Community Gardens « Archive

Posted on 10 March 2010 by

Building A Community Garden

community_garden1By Cindy Naas

Recently I was invited to help create a large community garden on the campus of the Sabes JCC in the Minneapolis area.

I’m going to blog about each step of the process.

My hope is that some of you will use this information to go out into your own communities and create urban gardens which will benefit so many people.


This is the third year for some sort of garden at the JCC. The first garden was built with grant money. They had a large greenhouse, an outdoor garden and even staff to oversee the building and tending of the garden. Year 2 saw the grant money dry up, and with not enough workers the garden didn’t do well. This year the garden will be done on a shoestring budget, but my hope is to not only plan a large productive vegetable garden but to make it a sustainable project as well.


One of the ideas suggested for Read the rest of this entry »

Posted on 25 October 2009 by

The Top 10 Cities for Urban Gardening

top-tenBy Vanessa Richins

When you think of urban cities, you may think of skyscrapers, traffic jams, and pavement everywhere.

However, the urban garden revolution continues to spread.

The Daily Green has created a wonderful article about the top 10 US urban cities when it comes to the number of community gardens.

Top of the list is Seattle, Washington. Our friends the Shibaguyz are right there in the trenches, growing their own food thanks, in part, to the city’s fabulous P-Patch program. I hope I can visit this lovely city soon and see all the good work for myself.

My internship landed me in the city of McMinnville, Oregon for a summer. I enjoyed being so close to Portland (number 2 on the list) – just 35 miles northeast. Known as the “City of Roses”, there are gardens everywhere. It’s natural, then, that they would also have a significant number of community gardens.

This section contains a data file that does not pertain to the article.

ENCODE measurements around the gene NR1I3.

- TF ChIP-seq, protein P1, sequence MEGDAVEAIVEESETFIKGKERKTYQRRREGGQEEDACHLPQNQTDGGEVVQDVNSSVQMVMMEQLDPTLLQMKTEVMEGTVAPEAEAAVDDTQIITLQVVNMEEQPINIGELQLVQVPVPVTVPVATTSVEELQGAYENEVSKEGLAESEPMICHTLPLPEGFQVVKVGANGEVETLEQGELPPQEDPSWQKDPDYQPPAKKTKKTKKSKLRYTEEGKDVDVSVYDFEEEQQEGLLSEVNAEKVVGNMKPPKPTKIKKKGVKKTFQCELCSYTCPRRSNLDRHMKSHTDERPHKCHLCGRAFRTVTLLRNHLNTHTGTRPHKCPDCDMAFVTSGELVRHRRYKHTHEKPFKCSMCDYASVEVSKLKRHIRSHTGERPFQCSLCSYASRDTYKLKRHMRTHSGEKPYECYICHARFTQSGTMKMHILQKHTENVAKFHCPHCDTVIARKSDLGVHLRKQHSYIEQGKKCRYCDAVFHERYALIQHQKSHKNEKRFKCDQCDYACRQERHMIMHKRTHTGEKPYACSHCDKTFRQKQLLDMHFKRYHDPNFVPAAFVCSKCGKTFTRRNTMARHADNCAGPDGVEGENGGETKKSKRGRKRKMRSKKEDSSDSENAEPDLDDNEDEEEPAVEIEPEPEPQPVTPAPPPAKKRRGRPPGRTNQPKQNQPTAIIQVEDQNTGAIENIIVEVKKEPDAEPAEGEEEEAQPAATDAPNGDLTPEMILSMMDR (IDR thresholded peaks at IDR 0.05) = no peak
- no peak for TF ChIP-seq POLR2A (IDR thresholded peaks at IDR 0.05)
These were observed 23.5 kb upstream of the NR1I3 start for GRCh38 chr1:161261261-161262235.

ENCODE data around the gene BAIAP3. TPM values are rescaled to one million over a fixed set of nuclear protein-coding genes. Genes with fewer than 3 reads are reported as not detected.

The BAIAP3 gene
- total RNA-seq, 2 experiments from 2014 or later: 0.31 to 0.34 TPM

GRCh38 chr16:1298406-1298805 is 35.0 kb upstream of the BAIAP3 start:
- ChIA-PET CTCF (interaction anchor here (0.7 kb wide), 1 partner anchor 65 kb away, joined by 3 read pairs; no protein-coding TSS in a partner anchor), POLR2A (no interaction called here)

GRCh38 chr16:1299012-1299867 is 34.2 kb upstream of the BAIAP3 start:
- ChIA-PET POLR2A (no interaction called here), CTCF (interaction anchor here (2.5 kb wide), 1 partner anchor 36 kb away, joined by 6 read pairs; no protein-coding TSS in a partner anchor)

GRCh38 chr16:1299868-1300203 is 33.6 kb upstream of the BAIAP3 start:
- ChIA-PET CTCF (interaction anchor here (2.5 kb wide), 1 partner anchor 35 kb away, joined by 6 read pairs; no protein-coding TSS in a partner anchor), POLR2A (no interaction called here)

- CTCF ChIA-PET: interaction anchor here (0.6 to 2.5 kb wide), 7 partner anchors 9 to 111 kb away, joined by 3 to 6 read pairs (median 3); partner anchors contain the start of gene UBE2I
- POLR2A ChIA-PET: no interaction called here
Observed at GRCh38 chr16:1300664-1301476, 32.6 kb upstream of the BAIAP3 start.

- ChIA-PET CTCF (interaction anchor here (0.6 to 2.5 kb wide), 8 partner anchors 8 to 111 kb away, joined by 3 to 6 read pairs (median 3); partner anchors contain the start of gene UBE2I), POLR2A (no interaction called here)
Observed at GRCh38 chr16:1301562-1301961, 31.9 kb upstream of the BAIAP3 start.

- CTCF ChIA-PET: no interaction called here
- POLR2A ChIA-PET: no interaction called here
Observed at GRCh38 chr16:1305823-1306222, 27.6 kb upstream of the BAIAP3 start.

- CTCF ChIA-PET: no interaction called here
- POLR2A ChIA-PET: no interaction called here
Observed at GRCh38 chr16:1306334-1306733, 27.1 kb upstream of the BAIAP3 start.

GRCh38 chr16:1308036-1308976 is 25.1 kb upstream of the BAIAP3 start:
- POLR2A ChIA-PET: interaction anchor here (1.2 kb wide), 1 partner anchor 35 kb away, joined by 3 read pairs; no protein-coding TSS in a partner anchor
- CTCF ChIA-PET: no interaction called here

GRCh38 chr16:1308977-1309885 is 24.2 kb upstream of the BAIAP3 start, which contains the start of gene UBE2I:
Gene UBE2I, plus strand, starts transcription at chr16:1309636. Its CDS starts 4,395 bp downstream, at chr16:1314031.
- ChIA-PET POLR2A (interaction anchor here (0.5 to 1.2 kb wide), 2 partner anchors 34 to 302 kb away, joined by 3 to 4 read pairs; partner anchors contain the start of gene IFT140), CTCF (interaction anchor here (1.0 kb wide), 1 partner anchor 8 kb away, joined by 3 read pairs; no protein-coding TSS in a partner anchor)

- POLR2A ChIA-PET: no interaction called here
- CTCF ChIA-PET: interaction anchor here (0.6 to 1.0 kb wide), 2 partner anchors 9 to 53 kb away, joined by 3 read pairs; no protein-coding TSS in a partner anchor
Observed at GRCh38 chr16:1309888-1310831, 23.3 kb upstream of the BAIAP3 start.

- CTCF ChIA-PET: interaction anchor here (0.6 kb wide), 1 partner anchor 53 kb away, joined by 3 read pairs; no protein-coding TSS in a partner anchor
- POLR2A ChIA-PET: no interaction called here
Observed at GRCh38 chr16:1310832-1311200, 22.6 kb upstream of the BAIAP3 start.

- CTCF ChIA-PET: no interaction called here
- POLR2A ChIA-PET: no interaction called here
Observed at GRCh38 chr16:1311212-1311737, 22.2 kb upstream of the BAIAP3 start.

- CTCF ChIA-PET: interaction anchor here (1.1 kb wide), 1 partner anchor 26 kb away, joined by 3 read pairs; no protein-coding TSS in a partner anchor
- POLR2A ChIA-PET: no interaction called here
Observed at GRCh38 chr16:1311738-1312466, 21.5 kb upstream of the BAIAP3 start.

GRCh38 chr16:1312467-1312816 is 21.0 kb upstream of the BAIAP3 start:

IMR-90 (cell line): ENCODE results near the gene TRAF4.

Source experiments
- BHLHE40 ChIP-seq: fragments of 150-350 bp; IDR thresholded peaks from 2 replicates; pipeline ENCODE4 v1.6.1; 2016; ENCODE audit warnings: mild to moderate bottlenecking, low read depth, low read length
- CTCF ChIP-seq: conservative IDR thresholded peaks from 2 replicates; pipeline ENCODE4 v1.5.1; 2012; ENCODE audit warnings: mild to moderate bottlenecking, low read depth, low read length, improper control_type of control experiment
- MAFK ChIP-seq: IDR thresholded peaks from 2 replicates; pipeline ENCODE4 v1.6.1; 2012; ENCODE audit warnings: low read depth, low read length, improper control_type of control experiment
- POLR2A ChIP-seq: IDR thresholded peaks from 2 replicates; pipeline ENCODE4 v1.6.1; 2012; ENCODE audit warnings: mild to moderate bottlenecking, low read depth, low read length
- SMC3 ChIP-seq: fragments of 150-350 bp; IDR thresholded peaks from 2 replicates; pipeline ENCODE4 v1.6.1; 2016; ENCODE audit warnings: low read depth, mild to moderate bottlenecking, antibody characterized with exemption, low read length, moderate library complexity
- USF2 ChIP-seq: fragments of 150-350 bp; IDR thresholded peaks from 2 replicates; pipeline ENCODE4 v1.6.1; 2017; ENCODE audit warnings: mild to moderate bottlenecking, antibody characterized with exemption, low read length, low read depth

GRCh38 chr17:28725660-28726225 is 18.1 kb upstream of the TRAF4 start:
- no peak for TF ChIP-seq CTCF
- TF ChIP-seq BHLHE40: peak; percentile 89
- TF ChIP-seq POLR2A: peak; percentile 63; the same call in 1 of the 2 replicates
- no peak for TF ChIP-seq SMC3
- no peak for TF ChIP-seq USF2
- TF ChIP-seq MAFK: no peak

I was glad to see Read the rest of this entry »

Posted on 21 October 2009 by

Detroit is Turning Green

detroit1By Vanessa Richins

Detroit is famous for Motown and producing cars.

There’s also a growing new trend there – urban farming.

It’s a positive sign in a city that has taken some of the hardest knocks in this economy.

The silver lining in the plethora of vacant lots is that they offer the potential to help feed the city.

Six years ago the Detroit Garden Resource Program Collaborative was formed. Community gardeners can join for $20 and get anything they need for their gardens, from tools to seeds and seedlings.

There’s also the Read the rest of this entry »

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Posted on 07 August 2009 by

Organize a Local Gardening Club

gardening-clubBy Vanessa Richins

One of the problems I come across as a garden writer is trying to talk about gardening as it pertains to a whole nation.

I’ve personally lived in the tropical beauty called Southern California, the lush green of Oregon, and tried to balance the heat and chill of beautiful Utah.

Each area had its own set of growing conditions and challenges, which is true throughout the country.

I’ve learned much about other areas through my classes and research.

You can learn about the insider tips for your own area by joining or starting a local gardening club. I belong to one on Yahoo Groups for Utah Gardeners. It’s great because we can talk about our gardens, tell each other about local sales, exchange plants, and enjoy the excitement o Read the rest of this entry »

Posted on 05 August 2009 by

Selling Herbs at Farmer’s Markets

herbsBy Vanessa Richins

You don’t have to be a large scale farmer to sell your produce at a farmers’ market.

If you plan your garden carefully (for example, using as much vertical space as possible to maximize yield), you could possibly have enough for your own use as well as some to sell at the market.

You could sell fresh produce, preserves and more. You can also participate with other kinds of products. I’ve seen breads, cheeses, candies, jewelry, books and more.

Some possible crops that are easier for urban gardens are herbs. Many people would love to buy fresh herbs for their cooking but find prices in stores to be prohibitive. These can often be grown relatively quickly Read the rest of this entry »

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